Reason, Conversion, and Plausibility

It is an odd thing to explain to other Christians why one moves from one theological tradition to another, since you know (or will eventually discover) that the reasons that seemed so compelling to you seem less than adequate to others. I believe that the reason for this is that each of us approaches these sorts of questions with a plausibility structure, about which we rarely reflect.

What do I mean by a “plausibility structure”? I mean by this those beliefs that we virtually never question but nevertheless help us to assess other beliefs that we are asked by others to entertain. That is, before we look at any controversial or contested issue – such as in politics, religion, ethics, etc. – we already have in our minds a bunch of other beliefs that we consider “obvious,” and it is those other beliefs that constitute our plausibility structure.

Consider this example:

Suppose you grow up in a family of committed atheists. Your parents tell you that God is a fairy tale and that people who believe in God are deluded. They teach you that all that exists is the material universe, and that things like souls, moral properties, and angels are pure fictions invented by weak-minded, pre-scientific, religious folks in primitive cultures. In fact, your parents send you to private primary and secondary schools committed to the inculcation and proliferation of atheist philosophy.

After graduating from the “Richard Dawkins College Preparatory School for the Gifted Who Don’t Believe in a Giver,” you go to college and while there you take a philosophy class taught by a professor who is a strong Christian believer. You soon learn that he believes in all the things that your parents and teachers claim are fictions. But according to what your parents and teachers taught you, such a professor is not supposed to exist. How do you account for this?

Well, given your atheistic plausibility structure, nurtured and honed in both home and school, you can speculate about your professor’s inner life in a variety of ways. You can, for example, maintain that, though your professor is obviously intelligent and well educated, he is deluded, uses religion as a crutch, or really does not believe it in his heart of hearts. It never occurs to you that perhaps your atheism should be doubted or, God forbid, abandoned.

And even when your professor offers you an argument for God’s existence or against materialism that some of your classmates find plausible, you reject it out of hand since you already know that atheism and materialism are true and that these other classmates, if they are not stupid, probably suffer from at least one of the mental vices from which you think your professor may suffer.

I think something like this goes on in the minds of those of us who are challenged when we hear of a friend, family member, or famous person moving from one Christian tradition to another. We tend to try to account for the change by appealing to something sub-rational or what we believe is tangential or inauthentic to a proper conversion. In my case, the theories for my reversion to Catholicism are plentiful, growing, and inconsistent with each other, even though they have been offered by their authors in reviews of my small memoir, Return to Rome: Confessions of an Evangelical Catholic.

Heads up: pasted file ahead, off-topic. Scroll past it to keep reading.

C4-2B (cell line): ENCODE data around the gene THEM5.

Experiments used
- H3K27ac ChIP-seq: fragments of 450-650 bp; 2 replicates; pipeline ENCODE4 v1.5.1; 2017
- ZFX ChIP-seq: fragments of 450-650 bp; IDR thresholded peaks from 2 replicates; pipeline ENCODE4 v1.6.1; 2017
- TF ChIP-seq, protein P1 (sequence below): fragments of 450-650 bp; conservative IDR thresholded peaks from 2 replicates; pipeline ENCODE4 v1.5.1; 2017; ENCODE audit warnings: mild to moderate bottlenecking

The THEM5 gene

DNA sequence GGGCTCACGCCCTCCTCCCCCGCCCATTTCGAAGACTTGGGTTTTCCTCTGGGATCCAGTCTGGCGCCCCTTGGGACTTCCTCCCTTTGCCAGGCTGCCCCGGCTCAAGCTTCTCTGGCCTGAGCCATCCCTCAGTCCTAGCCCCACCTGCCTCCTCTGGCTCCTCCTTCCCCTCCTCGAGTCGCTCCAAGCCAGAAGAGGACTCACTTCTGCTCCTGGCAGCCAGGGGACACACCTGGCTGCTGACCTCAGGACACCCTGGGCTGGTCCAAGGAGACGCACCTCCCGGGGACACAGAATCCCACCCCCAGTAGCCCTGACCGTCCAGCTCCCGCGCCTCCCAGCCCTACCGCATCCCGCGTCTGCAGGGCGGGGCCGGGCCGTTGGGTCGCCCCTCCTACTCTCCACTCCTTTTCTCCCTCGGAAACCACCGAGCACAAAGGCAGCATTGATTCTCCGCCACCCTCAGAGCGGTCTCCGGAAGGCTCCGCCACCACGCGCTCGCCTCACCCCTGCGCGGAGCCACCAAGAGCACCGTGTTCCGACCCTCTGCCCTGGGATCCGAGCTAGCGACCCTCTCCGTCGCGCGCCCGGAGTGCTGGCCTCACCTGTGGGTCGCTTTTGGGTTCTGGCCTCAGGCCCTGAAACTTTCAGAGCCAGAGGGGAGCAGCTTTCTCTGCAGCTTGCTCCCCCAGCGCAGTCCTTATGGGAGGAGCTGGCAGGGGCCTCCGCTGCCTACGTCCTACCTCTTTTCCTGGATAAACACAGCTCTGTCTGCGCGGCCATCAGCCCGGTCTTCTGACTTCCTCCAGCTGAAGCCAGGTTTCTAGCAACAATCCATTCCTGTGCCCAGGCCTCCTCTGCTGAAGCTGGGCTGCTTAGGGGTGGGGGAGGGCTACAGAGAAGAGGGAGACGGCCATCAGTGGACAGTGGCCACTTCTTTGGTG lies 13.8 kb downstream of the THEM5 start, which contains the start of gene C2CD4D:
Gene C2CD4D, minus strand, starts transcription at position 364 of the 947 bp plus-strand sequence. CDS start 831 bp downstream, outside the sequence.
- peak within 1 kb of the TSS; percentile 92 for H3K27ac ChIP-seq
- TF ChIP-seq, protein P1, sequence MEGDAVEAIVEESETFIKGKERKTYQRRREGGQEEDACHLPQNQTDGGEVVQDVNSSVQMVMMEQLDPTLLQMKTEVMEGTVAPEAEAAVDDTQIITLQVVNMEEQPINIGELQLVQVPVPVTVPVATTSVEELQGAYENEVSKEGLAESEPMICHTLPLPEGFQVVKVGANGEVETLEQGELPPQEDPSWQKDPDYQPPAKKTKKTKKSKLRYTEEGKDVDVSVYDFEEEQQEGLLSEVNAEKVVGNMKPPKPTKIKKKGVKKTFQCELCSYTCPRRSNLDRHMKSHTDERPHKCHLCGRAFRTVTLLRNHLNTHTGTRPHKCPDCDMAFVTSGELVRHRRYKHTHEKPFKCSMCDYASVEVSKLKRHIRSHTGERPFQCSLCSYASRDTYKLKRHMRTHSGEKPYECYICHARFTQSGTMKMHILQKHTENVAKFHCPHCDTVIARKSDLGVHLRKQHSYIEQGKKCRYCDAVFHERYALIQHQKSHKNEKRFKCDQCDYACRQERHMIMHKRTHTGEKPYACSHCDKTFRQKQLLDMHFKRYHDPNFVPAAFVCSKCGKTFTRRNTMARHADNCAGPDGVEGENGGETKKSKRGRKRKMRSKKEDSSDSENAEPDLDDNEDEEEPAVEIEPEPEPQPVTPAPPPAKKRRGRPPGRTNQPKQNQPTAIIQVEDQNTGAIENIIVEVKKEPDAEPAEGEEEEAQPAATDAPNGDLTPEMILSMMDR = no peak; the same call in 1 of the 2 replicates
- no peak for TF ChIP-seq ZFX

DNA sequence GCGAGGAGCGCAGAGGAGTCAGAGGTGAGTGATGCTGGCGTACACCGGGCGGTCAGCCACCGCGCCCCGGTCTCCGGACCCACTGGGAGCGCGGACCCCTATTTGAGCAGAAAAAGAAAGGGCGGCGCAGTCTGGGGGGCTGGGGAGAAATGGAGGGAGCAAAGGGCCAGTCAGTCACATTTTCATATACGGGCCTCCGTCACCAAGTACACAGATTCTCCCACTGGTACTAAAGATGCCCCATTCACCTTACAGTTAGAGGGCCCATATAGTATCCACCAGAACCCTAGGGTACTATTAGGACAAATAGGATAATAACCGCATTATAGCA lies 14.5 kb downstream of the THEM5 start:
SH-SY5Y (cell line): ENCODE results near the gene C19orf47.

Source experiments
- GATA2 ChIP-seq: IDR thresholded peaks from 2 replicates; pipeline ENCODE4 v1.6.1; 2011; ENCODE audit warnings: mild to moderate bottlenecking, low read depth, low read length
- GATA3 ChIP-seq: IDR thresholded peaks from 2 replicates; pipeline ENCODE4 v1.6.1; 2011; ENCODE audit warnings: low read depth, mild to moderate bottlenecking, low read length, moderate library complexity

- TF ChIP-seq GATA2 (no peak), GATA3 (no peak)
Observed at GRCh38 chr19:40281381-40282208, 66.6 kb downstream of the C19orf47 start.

One popular Reformed Baptist online personality claims I was never really a Protestant, since I was never the sort of Protestant he is.  On the other hand, a Calvin College philosophy professor  claims I never “really” became Catholic, since I am not the sort of Catholic he would become if he chose to become Catholic. This same professor says my reversion was overly rationalistic, since I had not consulted his favorite Catholic literary figures.

On the other hand, an Evangelical writer, noting my roots in the Charismatic movement, opines that my reversion was not rational enough, since it seems to be the result of a deep spiritual yearning. And just this past November, a former professor of mine told me in private conversation that he was upset that I had returned to the Catholic Church while in the middle of my service as president of the Evangelical Theological Society (ETS), arguing that my public reversion could have harmed ETS irreparably. Because it was a matter of conscience that forced me into the confessional earlier than I had planned (My nephew had asked me to be his Confirmation sponsor), I was tempted to respond like the founder of his denomination did at the Diet of Worms, “There I stood, I could do no other.”

It’s not news that each of us approaches theological questions differently. But we rarely consider the possibility that the theological conclusions we draw, and the judgments we make, are shaped significantly by our plausibility structures. For this reason, we often see in others’ conversions what we expect to see, as the above catalog of responses shows.

But for the convert, the reverse is the case. He often sees in his new tradition something he had not expected to see before he began to entertain it as a live option. And this is often the result of the convert undergoing a change in his plausibility structure, which usually happens slowly over time with the convert not fully aware that it is happening. This was the case with me. As a cradle Catholic who had become a committed Evangelical Protestant, I could not have returned to the Church of my youth until Catholicism had again become a live option for me.

Francis J. Beckwith

Francis J. Beckwith is Professor of Philosophy & Church-State Studies, Baylor University, and 2016-17 Visiting Professor of Conservative Thought and Policy at the University of Colorado, Boulder. Among his many books is Taking Rites Seriously: Law, Politics, and the Reasonableness of Faith (Cambridge University Press, 2015).